[22 November 1758]
Camp Cross Turtle Creek Novr 22d 1758
Lt Colo. Dagworthy to Mount this night in the room of Lt Colo. Lloyd who marchd forward with Colo. Bouquet.
For to morrow Brigadier Washington Colo. Byrd Lt Colo. Mercer and Majr Waddel the Men to lay upon their Arms this night & to observe the Greatest Silence in Camp, the Officers is always to Exame the Arms and Amunition of their Division before they March and see that Every thing is ready for Immediate Action making the Men open their touch Holes and prime afresh out of their Horns, & see that their Steels are in a proper condition to Strike fire.
The Troops to be ready to March to morrow morning at 7 OClock in the same Disposition they Did this Day. The 2d Brigade opening the road & the 3d to Escort the Artillery.
It is General Forbes’s express order that all the falling Axes in Camp, wether in Possession of Officers or Soldiers are to be deliverd to Mr Ward at the Artillery to morrow morning at 7 OClock and whatever belongs to private Property will be returnd upon Coming to new Ground.
Three Platoons of 3d Brigade & 2 of the 2d are to March to morrow at Day break to open the road to Colo. Bouquets Camp under the Direction of Capt. Callander, and to parade at the head of the Artillery.1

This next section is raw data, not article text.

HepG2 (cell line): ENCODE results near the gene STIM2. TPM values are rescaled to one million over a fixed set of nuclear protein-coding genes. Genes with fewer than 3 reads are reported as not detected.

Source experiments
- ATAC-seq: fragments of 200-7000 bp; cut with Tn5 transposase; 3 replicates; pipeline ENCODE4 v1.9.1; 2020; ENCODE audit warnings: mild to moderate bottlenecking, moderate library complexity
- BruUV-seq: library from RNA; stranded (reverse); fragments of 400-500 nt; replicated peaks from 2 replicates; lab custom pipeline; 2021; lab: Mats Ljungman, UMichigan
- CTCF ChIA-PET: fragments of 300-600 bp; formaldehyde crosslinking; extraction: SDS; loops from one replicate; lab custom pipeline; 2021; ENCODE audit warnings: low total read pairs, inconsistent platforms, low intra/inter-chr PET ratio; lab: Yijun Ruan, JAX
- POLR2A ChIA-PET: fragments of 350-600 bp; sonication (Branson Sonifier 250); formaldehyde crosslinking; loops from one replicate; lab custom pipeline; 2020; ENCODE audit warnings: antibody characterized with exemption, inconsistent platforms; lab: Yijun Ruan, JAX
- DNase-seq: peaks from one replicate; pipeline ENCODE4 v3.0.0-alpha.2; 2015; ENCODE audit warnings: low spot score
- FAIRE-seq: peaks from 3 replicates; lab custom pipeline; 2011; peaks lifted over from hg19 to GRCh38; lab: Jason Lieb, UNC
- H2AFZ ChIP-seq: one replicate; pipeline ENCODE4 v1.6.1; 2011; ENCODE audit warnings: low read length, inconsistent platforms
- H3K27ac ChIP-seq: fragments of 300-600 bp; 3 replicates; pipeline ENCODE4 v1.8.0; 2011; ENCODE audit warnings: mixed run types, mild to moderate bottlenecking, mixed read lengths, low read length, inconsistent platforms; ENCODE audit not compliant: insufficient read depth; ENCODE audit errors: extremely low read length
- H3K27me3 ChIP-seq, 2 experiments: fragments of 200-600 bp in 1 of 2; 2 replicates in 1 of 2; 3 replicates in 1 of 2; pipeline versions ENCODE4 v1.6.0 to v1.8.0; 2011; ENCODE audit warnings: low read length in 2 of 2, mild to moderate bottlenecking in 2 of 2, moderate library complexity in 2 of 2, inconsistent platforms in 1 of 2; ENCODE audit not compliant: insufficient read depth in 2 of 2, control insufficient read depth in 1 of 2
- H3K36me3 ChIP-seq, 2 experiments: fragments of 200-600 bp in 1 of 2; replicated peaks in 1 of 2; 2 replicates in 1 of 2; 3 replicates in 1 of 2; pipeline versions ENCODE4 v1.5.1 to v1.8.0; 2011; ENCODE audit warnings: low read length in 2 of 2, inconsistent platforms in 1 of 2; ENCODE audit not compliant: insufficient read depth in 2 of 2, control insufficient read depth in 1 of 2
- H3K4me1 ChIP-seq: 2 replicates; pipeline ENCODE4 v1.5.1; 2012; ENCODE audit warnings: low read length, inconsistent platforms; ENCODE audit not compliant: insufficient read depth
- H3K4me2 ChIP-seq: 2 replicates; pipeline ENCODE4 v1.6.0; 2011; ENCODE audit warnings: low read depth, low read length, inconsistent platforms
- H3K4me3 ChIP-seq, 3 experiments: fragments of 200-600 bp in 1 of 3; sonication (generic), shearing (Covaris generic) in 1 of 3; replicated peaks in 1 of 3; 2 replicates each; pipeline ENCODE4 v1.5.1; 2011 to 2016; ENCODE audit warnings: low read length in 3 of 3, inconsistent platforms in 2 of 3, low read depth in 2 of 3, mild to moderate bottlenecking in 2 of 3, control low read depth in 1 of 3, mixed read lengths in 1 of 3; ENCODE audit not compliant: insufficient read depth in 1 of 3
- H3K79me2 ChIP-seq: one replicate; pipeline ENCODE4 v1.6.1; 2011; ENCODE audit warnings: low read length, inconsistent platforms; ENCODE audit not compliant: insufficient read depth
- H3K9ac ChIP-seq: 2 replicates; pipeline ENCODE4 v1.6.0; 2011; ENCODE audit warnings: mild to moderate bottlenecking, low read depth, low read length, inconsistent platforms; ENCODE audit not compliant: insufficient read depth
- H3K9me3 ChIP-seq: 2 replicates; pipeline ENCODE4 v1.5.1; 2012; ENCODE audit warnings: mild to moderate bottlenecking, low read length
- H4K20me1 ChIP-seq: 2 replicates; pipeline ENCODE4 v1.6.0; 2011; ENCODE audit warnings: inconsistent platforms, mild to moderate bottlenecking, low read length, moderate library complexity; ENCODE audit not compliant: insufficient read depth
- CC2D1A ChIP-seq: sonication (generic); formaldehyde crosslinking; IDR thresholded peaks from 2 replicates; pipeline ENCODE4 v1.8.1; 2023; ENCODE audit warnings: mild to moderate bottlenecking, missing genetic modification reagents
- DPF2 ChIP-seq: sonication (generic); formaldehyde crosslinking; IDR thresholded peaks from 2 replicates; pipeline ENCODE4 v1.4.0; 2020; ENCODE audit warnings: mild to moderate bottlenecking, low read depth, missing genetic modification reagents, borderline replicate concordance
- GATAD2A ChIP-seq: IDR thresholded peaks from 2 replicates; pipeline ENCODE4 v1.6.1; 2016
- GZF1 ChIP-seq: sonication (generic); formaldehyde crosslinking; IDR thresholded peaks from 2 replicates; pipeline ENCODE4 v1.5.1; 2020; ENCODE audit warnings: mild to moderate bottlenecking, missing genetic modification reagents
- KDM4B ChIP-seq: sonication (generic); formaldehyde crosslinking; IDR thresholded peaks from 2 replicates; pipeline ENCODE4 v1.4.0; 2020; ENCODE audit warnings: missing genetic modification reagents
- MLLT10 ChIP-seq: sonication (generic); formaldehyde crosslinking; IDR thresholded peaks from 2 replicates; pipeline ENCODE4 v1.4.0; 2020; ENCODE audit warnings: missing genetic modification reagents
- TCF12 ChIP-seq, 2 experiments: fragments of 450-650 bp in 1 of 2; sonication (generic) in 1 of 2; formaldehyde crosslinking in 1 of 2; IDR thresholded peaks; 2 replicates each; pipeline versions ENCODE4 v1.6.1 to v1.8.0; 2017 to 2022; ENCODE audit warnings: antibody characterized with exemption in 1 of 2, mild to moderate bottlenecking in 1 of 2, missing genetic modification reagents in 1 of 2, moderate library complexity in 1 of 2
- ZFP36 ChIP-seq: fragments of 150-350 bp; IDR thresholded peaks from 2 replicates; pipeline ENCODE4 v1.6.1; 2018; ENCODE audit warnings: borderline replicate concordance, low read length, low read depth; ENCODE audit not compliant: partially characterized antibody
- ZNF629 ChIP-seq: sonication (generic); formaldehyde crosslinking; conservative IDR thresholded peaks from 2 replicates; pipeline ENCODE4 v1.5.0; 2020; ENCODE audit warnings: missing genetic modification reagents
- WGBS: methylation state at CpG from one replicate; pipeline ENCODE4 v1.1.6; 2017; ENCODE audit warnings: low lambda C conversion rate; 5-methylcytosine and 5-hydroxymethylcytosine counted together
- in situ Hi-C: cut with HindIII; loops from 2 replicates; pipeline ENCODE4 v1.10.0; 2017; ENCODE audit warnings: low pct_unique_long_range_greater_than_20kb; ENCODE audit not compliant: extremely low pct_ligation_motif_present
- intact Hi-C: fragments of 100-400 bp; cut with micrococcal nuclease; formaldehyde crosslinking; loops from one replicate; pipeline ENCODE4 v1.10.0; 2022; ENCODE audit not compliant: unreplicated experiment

D, DLC:GW. See “Orderly Book, 21 September–24 November 1758.”
1. At the end of the day on this day, Forbes wrote Bouquet: “I have the pleasure of yours by Capt Callender just as I had taken the resolution to halt the two . . . Brigades here for this night, as indeed it seemed to me impossible to proceed, for it was a quarter of hour past four and rather dark. . . . it is now seven oClock and the rear is not yet come in. I therefore orderd Col: [Archibald] Montgomerys working party and advanced guard amounting to near 300 men to march forward to join & strengthen you, which will be sufficient.
“If your post pleases you altho I do not know the distance to F Duquesne I would begin early to morrow morning and putt it in a posture of Defence. . . . Capt Callendar Says that if there was 3 miles cutt forward from your camp that all the rest of the road is easy to the fort. I think this might be tryed tomorrow if possible” (Stevens, Bouquet Papers description begins Donald H. Kent et al., eds. The Papers of Henry Bouquet. 6 vols. Harrisburg, Pa., 1951-94. description ends , 2:606–7). Robert Callender, a captain in the 1st Battalion of the Pennsylvania Regiment, was a frontiersman and a noted Indian trader.